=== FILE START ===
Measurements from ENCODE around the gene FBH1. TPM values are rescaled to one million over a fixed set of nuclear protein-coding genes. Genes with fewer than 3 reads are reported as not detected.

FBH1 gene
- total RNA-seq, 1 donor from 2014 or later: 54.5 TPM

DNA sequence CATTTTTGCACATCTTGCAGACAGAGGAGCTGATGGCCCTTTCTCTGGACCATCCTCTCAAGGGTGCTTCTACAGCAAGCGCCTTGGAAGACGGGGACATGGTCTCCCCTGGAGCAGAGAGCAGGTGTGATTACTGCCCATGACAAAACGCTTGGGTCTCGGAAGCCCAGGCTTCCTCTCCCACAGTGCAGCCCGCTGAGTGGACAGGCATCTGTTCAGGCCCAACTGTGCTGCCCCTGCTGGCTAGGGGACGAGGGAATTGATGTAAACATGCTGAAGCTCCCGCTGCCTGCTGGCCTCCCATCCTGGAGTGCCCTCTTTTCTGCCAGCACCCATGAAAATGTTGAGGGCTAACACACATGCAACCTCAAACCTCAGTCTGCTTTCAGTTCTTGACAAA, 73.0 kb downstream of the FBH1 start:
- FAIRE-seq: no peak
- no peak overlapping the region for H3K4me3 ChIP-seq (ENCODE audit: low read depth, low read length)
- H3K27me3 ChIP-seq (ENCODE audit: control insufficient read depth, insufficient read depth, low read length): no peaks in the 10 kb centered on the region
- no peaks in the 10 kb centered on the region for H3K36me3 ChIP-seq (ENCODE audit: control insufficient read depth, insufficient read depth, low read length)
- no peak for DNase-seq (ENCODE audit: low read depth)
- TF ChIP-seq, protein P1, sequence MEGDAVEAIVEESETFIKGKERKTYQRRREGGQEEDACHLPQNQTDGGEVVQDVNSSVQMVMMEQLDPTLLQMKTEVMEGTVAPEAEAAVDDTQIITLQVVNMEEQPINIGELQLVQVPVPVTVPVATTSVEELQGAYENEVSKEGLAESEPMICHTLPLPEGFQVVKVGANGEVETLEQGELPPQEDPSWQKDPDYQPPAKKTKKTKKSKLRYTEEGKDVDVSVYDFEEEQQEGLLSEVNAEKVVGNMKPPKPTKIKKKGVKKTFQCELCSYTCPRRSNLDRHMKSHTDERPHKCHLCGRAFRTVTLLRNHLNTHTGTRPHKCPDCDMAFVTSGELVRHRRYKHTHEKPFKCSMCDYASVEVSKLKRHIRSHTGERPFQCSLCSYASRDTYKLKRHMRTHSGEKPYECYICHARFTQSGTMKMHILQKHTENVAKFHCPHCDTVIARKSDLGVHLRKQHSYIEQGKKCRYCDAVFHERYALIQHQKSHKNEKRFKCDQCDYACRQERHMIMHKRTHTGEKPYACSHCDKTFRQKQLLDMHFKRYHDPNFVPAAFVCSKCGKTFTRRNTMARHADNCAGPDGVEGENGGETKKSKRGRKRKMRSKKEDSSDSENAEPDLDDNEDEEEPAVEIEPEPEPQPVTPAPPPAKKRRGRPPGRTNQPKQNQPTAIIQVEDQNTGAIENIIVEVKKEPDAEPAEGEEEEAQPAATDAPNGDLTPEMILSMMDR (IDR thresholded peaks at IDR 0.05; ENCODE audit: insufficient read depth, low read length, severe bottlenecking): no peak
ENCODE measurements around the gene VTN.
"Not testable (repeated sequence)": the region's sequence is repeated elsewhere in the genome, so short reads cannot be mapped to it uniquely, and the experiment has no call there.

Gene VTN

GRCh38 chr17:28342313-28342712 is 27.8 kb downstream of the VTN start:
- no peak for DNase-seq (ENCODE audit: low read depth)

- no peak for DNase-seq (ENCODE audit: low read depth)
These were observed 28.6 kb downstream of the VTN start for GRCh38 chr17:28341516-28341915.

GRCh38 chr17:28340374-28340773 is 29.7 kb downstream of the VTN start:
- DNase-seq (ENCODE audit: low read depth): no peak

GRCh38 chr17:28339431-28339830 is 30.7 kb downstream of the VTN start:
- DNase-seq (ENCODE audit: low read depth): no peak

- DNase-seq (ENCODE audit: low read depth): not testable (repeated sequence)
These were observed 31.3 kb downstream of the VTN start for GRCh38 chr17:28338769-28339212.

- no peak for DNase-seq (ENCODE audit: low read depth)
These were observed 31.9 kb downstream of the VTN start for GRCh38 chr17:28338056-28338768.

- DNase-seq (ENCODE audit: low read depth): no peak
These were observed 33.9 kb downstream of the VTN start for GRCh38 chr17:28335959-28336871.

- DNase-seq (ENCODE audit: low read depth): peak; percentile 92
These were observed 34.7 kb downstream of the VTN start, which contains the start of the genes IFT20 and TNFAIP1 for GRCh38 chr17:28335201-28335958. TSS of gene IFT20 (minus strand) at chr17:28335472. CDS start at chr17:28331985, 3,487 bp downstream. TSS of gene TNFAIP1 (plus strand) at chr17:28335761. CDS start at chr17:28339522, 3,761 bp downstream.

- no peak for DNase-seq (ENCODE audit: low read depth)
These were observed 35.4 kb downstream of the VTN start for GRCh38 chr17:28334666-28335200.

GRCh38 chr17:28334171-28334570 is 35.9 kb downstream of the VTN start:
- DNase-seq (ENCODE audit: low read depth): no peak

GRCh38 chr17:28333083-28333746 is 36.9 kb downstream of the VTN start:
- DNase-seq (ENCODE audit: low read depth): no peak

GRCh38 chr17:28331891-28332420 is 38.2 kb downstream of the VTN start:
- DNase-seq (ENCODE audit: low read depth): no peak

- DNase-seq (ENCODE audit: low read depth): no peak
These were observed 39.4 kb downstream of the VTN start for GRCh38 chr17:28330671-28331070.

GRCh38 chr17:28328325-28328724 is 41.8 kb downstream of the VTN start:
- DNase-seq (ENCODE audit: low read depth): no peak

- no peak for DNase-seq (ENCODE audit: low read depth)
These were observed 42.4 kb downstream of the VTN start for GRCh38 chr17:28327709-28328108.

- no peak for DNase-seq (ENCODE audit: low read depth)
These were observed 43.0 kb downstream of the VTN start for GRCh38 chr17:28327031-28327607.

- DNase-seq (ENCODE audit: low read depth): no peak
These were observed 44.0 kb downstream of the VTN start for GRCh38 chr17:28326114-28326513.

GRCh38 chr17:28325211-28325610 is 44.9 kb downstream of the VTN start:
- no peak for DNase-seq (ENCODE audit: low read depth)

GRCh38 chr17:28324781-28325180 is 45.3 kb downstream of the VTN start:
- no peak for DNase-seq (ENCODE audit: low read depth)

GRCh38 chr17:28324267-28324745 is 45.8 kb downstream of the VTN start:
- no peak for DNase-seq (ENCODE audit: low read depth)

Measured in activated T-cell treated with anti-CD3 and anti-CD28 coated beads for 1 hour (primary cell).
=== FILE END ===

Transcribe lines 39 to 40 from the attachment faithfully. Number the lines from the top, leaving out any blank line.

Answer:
These were observed 39.4 kb downstream of the VTN start for GRCh38 chr17:28330671-28331070.

GRCh38 chr17:28328325-28328724 is 41.8 kb downstream of the VTN start: